“It’s difficult to separate your academic life with your personal life since everything happens in one place,” Ahmed continued.
The Palm Beach School District acknowledges this issue by providing mandatory mental health training for all students. Though members of the district may have attempted to create a program for students to understand that they are not alone, making it mandatory has made the attempt more performative than helpful.
An actually helpful solution to students’ deteriorating mental health is to make tests and exams optional and offer alternatives to show understanding of a topic of their choosing. Most of the stress of distance learning comes from students feeling like they cannot pass their classes and exams. Stakes are especially high for IB students, for many whose financial standings for college ride on this IB diploma.
The district’s laggard decision-making on whether IB students will be taking exams or not has made students anxious. The district did not make an effort to notify teachers, parents, and students regularly with updates, brewing up more uncertainty and anxiety among all parties. They announced their decision for the non-examination route to everyone suddenly and at the same time, giving teachers little to no time to revise their lesson plans. The curriculum in higher-level classes for IB juniors does not change since they may take exams next year, but IB seniors, who will not be doing exams for any of the courses they are taking this school year, are still getting bombarded with lots of work.
“We’re taking the same amount of notes and have the same assignments even though the district announced that we weren’t taking IB exams,” senior Alexa Pamatat said. “I thought this decision would give me some time to breathe but somehow there’s still more work coming in.”
Even though exams are cancelled, IB seniors still have to suffer the typical heavy workload that the IB program entails since teachers have not been able to change up their curriculum at such short notice. Most IB teachers speculated that the district would still hold IB exams so the unexpected decision has troubled them with rewriting their entire schedule for the second semester.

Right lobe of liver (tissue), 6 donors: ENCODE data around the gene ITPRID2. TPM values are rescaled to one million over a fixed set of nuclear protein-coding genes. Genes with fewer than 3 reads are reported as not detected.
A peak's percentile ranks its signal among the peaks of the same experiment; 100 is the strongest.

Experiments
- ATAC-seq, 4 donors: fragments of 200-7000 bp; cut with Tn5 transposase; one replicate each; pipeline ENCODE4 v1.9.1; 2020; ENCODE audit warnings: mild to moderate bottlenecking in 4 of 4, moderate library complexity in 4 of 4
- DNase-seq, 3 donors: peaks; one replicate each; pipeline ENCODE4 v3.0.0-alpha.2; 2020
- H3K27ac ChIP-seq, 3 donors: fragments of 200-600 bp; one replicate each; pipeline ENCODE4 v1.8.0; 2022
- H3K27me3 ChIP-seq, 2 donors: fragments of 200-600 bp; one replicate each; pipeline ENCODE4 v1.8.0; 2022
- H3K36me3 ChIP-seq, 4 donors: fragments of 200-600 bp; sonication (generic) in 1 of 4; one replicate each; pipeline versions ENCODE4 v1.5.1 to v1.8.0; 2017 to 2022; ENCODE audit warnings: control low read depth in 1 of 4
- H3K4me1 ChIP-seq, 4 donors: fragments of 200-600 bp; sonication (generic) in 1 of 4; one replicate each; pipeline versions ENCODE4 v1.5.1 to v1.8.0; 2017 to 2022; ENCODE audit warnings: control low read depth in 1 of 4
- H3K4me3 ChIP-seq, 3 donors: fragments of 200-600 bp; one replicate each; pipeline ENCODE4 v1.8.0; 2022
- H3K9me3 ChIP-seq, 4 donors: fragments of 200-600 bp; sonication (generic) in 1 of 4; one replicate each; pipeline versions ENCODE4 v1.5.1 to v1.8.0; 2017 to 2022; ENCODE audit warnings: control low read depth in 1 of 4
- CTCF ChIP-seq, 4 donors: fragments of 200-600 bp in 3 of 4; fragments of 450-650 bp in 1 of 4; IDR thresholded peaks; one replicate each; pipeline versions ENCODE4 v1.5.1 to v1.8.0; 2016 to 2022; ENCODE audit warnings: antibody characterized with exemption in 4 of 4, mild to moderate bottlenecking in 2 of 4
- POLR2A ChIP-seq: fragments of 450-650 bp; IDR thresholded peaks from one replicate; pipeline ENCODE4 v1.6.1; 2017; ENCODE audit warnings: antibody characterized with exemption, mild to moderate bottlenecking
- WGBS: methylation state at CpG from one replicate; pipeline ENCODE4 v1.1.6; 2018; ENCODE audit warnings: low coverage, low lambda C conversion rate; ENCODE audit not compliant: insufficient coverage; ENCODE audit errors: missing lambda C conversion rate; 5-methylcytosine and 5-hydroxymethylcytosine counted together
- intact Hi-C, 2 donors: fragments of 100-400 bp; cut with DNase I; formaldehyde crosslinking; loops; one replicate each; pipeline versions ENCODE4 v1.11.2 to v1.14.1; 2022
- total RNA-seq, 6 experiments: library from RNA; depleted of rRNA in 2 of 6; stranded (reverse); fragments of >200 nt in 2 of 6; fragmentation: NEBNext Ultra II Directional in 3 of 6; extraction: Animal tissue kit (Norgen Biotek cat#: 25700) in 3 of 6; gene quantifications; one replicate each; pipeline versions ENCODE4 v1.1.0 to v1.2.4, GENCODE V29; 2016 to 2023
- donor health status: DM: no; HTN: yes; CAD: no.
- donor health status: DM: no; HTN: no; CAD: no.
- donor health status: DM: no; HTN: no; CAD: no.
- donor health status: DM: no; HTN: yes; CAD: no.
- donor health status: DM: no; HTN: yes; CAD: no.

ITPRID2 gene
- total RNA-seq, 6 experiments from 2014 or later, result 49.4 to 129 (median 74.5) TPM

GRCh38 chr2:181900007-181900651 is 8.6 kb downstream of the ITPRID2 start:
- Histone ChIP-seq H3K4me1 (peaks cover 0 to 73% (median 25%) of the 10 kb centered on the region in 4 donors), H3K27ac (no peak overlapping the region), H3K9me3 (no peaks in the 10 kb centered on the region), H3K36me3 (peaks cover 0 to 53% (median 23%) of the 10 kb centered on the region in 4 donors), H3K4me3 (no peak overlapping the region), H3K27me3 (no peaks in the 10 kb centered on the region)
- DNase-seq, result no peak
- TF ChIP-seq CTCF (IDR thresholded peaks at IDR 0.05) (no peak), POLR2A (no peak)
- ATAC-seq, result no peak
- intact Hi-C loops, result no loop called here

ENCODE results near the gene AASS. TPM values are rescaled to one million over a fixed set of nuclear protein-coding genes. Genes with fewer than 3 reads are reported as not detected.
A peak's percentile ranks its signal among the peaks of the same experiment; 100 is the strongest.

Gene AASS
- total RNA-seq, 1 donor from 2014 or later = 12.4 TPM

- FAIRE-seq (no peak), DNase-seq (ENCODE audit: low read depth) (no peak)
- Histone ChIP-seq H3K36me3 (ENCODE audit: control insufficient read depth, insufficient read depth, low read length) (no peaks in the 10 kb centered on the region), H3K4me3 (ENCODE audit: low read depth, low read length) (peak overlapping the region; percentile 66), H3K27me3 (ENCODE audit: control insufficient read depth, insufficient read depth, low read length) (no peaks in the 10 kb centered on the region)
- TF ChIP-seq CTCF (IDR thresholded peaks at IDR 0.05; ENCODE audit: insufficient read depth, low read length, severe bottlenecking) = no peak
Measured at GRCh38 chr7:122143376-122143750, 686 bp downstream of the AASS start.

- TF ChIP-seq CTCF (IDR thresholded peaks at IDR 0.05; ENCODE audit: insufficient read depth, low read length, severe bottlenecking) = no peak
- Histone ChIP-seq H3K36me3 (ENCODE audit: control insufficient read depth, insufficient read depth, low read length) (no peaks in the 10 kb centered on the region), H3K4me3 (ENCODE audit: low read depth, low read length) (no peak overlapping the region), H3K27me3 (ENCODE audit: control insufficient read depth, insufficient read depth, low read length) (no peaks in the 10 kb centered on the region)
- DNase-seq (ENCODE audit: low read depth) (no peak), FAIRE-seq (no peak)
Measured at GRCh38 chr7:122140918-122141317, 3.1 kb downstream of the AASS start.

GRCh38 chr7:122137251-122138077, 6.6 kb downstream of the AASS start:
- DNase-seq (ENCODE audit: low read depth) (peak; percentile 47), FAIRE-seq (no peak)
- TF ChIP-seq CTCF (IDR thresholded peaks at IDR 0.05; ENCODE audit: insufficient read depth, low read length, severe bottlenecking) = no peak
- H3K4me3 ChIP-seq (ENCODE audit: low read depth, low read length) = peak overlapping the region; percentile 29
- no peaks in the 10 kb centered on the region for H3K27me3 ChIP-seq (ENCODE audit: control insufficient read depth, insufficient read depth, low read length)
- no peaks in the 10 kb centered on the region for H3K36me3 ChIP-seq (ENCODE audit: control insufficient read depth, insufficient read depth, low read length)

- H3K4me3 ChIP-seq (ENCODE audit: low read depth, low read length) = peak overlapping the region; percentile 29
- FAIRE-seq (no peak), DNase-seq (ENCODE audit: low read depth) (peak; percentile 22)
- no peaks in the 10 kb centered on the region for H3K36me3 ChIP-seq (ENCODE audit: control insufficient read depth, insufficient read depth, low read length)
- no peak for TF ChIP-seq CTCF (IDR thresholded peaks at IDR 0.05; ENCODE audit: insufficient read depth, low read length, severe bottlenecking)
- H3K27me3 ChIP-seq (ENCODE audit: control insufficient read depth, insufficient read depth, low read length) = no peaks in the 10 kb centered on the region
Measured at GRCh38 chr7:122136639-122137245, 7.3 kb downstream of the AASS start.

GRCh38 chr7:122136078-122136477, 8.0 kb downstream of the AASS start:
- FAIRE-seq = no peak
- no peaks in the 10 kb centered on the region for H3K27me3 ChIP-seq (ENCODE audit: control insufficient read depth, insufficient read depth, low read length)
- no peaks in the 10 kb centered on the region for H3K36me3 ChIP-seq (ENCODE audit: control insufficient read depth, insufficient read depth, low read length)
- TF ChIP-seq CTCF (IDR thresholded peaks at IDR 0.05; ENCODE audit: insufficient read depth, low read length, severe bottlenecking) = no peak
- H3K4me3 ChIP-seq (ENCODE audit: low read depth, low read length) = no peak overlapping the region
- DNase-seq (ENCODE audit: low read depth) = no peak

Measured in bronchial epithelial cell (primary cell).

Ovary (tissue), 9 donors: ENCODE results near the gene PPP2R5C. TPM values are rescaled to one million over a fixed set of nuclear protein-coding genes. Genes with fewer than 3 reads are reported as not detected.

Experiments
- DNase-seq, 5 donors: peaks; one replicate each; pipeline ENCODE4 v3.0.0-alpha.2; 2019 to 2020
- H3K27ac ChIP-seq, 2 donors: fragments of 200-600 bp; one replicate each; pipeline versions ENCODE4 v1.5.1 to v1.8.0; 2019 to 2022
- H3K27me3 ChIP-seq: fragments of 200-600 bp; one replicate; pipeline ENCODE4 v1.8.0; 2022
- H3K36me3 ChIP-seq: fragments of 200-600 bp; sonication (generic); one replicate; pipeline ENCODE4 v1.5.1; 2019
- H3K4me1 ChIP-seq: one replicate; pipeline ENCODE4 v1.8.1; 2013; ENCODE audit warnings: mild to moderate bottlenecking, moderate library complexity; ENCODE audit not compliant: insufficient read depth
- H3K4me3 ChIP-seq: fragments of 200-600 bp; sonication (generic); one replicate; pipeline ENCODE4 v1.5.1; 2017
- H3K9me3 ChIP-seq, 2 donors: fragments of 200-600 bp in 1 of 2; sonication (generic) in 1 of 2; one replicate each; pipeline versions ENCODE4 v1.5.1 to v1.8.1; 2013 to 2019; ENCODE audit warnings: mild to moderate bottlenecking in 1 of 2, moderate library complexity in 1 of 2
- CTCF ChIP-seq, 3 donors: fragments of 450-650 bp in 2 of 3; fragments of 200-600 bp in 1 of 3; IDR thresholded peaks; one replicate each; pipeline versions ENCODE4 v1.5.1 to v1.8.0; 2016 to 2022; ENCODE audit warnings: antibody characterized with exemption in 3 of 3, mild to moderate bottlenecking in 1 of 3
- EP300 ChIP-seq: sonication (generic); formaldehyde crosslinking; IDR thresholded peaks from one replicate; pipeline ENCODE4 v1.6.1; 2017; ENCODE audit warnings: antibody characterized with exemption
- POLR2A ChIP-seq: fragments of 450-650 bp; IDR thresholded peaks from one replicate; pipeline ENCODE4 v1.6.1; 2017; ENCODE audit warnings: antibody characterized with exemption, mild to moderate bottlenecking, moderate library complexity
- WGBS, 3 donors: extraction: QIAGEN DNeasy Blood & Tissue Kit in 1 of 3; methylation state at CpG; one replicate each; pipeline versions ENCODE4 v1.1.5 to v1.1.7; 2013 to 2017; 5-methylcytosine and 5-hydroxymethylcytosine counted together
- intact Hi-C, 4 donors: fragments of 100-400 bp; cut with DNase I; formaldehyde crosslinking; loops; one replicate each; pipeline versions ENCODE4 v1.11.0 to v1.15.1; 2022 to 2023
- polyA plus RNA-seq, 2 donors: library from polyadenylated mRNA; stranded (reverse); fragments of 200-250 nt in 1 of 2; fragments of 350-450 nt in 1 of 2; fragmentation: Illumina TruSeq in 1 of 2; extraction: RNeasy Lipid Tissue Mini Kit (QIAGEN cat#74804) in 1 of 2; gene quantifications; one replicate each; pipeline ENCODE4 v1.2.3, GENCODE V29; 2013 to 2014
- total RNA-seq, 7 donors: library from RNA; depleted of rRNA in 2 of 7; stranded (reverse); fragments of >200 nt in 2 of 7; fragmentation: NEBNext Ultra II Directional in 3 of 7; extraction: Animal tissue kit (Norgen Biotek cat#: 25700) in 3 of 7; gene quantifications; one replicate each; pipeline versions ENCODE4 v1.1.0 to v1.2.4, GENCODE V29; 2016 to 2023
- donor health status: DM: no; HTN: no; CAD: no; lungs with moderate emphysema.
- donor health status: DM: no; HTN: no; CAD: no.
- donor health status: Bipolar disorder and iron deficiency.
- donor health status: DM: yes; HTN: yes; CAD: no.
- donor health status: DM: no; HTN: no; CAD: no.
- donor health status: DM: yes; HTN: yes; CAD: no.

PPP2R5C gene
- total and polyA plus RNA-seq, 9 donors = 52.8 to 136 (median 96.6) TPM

Nevertheless, students and teachers respect the district for listening to their concerns, as administering IB exams would be unfair for IB students in Palm Beach County, who lost about three weeks of preparation for exams and many seniors are the first to experience their second year of IB entirely online, which has its hiccups.
Hiccups in online learning not only hurt mental health but also severely harm students’ physical health. Sitting at a computer five days a week for eight hours is not a healthy habit and can lead to eye strain and migraines. (I have had eye strain for a month now and symptoms I have shown are red, irritated and teary eyes as well as chronic headaches.) Eye strain can make it difficult for people to stay awake and feel refreshed. As a remedy, teachers should allow students to leave the computer for at most 20 minutes every class to relax their eyes.
Other physical effects of online learning include muscle pain and bad posture. Students should try to practice good posture and get a comfortable chair.
While the future of education is unknown and the effects of COVID-19 remain nearly the same, the school must take extra measures and find better solutions to assist students in a new era of learning. Even after the pandemic dies down, families may voluntarily choose to take the digital route of education, so school districts must improve their methods of managing online education and prioritize the health of students.